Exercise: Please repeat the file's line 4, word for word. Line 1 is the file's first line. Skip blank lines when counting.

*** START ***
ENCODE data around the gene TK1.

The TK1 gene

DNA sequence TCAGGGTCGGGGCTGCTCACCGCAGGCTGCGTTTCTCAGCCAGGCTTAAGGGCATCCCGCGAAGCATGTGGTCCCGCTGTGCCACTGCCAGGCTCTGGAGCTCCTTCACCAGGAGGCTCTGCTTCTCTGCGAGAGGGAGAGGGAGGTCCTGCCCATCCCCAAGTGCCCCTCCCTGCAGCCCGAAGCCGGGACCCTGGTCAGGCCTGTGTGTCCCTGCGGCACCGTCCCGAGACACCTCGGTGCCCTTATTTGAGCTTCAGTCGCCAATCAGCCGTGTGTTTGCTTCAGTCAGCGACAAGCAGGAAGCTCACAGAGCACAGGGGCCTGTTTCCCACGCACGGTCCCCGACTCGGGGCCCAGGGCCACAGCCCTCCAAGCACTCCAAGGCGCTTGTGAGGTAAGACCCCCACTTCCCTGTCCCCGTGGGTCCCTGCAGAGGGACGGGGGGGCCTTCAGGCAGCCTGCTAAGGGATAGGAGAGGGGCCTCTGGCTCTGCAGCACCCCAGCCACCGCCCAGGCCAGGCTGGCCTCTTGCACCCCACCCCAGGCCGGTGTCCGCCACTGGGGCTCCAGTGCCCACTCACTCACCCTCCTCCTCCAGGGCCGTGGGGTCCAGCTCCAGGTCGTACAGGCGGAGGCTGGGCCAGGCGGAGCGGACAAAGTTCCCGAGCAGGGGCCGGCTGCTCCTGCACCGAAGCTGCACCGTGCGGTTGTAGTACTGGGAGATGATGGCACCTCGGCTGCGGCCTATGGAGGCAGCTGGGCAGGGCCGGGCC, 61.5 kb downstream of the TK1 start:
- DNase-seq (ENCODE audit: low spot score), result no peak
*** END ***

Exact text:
- DNase-seq (ENCODE audit: low spot score), result no peak